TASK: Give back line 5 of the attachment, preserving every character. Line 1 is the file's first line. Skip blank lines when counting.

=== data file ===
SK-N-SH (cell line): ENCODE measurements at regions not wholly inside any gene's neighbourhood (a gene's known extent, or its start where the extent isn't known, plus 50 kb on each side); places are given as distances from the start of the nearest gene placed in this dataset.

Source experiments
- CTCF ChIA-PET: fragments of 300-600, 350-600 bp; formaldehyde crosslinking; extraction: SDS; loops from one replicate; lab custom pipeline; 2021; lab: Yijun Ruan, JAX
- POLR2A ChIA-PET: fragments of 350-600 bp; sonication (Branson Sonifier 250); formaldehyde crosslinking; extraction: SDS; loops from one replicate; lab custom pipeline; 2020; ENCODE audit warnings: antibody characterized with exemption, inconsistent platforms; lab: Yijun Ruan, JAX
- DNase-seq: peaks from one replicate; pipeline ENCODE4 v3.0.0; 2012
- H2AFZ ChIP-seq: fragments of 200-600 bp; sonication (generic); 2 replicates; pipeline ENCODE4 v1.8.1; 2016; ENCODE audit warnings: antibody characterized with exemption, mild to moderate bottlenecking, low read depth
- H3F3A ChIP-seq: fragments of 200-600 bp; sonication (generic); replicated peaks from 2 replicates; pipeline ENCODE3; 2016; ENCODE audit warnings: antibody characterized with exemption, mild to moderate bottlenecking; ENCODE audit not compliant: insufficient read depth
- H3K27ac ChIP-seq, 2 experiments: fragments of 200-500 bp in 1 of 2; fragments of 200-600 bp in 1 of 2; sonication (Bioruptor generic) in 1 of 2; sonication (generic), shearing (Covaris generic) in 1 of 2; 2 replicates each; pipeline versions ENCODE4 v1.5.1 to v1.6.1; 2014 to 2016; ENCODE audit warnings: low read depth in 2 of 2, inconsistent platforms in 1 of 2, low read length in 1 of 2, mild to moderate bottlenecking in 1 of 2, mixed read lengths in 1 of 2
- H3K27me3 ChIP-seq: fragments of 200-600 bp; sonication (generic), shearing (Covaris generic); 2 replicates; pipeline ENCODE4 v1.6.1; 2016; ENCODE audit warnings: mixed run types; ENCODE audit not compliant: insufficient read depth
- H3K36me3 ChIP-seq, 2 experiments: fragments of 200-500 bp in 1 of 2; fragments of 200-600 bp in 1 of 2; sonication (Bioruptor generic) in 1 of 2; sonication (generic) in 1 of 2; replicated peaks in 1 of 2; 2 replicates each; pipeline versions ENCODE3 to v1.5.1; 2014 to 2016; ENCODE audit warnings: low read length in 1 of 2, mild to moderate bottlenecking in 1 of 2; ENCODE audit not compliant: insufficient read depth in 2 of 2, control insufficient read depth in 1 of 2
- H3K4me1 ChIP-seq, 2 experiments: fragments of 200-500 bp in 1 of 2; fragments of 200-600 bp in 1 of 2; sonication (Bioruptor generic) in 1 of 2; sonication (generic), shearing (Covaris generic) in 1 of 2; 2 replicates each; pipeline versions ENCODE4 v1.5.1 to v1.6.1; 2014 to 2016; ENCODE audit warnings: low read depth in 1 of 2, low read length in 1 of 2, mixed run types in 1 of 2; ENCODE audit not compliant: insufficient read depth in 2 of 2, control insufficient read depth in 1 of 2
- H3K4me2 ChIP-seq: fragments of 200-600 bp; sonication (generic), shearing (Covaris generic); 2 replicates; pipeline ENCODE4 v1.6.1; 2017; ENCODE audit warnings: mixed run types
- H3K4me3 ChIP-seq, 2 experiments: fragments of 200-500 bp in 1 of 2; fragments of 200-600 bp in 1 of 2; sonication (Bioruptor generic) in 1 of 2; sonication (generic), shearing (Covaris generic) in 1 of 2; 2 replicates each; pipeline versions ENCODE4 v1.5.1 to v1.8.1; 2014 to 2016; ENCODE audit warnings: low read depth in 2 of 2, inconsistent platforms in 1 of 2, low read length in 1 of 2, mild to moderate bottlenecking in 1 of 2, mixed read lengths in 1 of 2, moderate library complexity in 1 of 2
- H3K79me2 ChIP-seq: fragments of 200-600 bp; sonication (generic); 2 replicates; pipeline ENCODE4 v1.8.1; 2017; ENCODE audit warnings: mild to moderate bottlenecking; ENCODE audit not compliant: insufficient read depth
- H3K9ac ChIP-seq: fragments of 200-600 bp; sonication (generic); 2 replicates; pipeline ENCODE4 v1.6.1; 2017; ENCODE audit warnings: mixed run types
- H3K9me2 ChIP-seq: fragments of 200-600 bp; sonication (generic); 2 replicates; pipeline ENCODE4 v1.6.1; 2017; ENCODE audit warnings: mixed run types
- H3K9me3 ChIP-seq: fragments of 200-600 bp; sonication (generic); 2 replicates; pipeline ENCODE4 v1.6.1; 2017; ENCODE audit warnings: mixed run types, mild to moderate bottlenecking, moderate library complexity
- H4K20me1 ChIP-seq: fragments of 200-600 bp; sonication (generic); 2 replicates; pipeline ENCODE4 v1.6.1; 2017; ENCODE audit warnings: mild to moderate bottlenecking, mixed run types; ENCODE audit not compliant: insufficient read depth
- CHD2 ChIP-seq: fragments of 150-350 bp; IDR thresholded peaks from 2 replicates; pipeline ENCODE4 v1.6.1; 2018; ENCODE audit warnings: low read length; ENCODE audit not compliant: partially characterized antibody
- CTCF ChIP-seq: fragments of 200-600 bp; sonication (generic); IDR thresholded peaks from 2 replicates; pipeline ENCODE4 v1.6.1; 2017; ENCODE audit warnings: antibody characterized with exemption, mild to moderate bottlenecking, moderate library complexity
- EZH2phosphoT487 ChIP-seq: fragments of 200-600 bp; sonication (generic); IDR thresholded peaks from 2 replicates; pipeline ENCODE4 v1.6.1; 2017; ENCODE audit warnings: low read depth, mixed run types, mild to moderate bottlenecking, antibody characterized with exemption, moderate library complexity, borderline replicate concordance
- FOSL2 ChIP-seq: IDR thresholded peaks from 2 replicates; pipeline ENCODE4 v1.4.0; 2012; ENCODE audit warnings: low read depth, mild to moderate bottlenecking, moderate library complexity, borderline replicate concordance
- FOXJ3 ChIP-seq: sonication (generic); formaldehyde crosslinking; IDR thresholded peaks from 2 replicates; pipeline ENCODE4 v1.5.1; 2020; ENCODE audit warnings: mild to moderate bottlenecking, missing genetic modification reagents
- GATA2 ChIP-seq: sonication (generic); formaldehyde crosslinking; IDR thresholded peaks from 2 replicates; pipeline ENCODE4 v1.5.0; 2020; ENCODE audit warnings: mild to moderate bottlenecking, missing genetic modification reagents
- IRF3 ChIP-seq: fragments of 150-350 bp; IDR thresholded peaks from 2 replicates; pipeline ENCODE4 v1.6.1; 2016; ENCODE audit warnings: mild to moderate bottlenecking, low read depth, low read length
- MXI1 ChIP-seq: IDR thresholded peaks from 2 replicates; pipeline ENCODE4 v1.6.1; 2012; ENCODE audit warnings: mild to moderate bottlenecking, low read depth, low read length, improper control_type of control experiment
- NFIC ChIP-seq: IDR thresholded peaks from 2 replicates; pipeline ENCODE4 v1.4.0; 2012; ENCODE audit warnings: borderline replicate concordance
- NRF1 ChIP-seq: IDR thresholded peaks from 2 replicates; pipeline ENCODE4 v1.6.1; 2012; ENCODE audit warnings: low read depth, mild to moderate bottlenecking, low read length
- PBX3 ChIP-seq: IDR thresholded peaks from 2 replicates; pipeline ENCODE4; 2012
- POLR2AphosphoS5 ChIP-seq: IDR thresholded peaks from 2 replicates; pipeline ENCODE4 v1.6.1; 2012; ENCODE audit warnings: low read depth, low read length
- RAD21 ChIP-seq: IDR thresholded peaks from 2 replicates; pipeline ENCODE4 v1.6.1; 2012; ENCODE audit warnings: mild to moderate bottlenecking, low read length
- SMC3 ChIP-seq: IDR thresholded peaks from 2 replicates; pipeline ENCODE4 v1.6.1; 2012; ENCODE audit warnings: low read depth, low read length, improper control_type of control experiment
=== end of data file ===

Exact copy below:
- DNase-seq: peaks from one replicate; pipeline ENCODE4 v3.0.0; 2012